Paltrow cut down on work after becoming a mother. She also suffered from postpartum depression after the 2006 birth of her son. In March 2014, Paltrow announced that she and Martin had separated after ten years of marriage, describing the process as "conscious uncoupling". In April 2015, Paltrow filed for divorce from Chris Martin. A judge finalized their divorce on July 14, 2016. Paltrow has been dating producer Brad Falchuk, whom she met on the set of Glee, since 2014. The couple went public with their relationship in April 2015 at a birthday party after months of speculation. On January 8, 2018, Paltrow and Falchuk announced they had become engaged. In July 2018, the couple announced their "private and small" wedding is to be held in September 2018, in The Hamptons, New York, on Long Island.
In 2004, Paltrow practiced cupping therapy, attending a film premiere with bruises on her back. As of 2013, Paltrow practices Transcendental Meditation. While Paltrow had previously smoked one cigarette a week, as of 2018 she had cut down.
In 2017, Paltrow said that during the filming of the 1996 movie Emma, she had been the recipient of unwanted sexual advances by producer Harvey Weinstein. She confided in her then-fiance Brad Pitt, who confronted Weinstein at an industry event. Weinstein later warned Paltrow not to tell anyone else.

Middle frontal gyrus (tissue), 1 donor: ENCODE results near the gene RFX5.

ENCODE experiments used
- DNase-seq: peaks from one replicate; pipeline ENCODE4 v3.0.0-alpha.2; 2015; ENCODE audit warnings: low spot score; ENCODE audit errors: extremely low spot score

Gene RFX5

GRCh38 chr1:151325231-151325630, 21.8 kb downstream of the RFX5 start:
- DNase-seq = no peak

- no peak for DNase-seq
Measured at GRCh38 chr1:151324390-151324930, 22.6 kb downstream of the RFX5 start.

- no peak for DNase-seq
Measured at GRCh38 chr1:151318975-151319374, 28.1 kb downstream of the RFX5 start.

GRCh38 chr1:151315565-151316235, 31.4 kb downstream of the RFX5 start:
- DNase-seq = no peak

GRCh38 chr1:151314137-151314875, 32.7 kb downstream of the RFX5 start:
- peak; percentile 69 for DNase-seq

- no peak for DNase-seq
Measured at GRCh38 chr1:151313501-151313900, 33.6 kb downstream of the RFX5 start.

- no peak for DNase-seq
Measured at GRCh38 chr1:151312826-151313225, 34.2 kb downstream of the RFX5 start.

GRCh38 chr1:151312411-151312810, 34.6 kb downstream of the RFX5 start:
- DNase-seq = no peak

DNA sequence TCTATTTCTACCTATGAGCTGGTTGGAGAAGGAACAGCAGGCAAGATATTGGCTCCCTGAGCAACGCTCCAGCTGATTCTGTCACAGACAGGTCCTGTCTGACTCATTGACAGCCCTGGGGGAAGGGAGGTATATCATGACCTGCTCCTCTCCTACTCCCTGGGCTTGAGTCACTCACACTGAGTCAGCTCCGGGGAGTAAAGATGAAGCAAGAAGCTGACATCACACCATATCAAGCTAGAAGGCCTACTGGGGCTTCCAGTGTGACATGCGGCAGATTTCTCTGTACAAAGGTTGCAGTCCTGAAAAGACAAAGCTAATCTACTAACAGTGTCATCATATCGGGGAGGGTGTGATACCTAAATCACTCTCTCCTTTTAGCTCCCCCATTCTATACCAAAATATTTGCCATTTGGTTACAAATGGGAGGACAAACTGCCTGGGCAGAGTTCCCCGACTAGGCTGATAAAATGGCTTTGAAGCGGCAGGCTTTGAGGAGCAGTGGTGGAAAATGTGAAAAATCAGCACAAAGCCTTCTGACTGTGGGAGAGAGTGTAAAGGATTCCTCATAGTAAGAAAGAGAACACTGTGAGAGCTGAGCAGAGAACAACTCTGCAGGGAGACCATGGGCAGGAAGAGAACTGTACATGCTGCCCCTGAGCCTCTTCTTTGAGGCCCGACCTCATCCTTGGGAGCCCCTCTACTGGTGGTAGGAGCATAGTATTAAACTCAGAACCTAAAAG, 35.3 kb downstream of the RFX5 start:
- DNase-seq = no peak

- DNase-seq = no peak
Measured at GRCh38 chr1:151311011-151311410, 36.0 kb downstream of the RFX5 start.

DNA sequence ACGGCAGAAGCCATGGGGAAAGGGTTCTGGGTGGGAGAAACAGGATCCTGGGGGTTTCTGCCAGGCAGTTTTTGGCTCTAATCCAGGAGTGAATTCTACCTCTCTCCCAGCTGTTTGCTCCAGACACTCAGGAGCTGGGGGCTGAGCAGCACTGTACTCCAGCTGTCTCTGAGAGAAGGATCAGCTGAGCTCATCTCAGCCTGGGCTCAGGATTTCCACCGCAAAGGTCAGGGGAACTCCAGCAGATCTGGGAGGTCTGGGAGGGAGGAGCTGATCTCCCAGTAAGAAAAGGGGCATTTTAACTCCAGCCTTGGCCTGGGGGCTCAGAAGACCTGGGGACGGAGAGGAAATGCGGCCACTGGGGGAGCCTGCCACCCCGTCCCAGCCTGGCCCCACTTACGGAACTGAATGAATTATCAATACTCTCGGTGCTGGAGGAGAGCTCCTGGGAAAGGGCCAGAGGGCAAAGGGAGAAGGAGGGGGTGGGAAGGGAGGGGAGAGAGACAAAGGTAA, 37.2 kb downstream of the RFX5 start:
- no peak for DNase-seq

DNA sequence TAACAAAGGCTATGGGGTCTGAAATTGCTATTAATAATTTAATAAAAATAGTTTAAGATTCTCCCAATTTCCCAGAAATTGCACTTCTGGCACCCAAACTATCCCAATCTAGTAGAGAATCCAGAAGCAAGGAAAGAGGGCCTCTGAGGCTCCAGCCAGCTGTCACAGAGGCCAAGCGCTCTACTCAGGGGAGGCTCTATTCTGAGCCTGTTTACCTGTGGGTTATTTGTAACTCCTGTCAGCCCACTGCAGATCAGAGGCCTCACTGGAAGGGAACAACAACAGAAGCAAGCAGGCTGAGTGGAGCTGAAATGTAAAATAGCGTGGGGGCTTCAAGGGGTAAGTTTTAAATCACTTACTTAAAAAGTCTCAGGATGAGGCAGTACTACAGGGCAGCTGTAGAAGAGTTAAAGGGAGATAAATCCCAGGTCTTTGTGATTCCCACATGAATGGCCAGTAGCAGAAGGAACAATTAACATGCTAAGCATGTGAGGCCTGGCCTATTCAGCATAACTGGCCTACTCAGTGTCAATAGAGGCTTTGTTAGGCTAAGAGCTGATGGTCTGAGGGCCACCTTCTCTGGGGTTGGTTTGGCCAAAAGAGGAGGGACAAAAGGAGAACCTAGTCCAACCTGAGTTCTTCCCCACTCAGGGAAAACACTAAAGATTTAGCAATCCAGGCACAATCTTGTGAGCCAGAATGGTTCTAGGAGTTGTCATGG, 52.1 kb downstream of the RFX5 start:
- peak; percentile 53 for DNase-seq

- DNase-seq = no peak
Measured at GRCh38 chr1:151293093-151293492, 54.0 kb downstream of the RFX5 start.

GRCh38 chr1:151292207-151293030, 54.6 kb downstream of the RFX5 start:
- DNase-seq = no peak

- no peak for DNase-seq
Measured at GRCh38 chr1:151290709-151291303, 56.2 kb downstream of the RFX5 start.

|Hook||Wendy Darling (young)|
|1992||Cruel Doubt||Angela Pritchard|
|1993||Deadly Relations||Carol Ann Fagot Applegarth Holland|
|Flesh and Bone||Ginnie|
|1994||Mrs. Parker and the Vicious Circle||Paula Hunt|
|1995||Higher Learning||Student||Uncredited|
|Jefferson in Paris||Patsy Jefferson|
|Moonlight and Valentino||Lucy Trager|
|The Pallbearer||Julie DeMarco|
|1998||Sliding Doors||Helen Quilley|
|Great Expectations||Estella Havisham|
|A Perfect Murder||Emily Bradford Taylor|
|Shakespeare in Love||Viola De Lesseps|
|1999||The Talented Mr. Ripley||Marge Sherwood|
|2000||The Intern||Herself||Uncredited|
|2001||The Anniversary Party||Skye Davidson|
|The Royal Tenenbaums||Margot Tenenbaum|
|Shallow Hal||Rosemary Shanahan|
|2002||Searching for Debra Winger||Herself||Documentary|
|Austin Powers in Goldmember||Dixie Normous||Cameo appearance|
|2003||View from the Top||Donna Jensen|
|2004||Sky Captain and the World of Tomorrow||Polly Perkins|
|Love and Other Disasters||Hollywood Jacks||Cameo appearance|
|Running with Scissors||Hope Finch|
|2007||The Good Night||Dora Shaller|
|2008||Iron Man||Virginia "Pepper" Potts|
|Two Lovers||Michelle Rausch|
|2010||Iron Man 2||Virginia "Pepper" Potts|
|Country Strong||Kelly Canter|
|2011||Glee: The 3D Concert Movie||Holly Holliday||Uncredited|
|2012||The Avengers||Virginia "Pepper" Potts||Cameo appearance|
|Thanks for Sharing||Phoebe|
|2013||Iron Man 3||Virginia "Pepper" Potts|
|2016||Justin Timberlake + The Tennessee Kids||Herself||Documentary|
|2017||Spider-Man: Homecoming||Virginia "Pepper" Potts||Cameo appearance|
|Man in Red Bandana||Narrator (voice)||Documentary|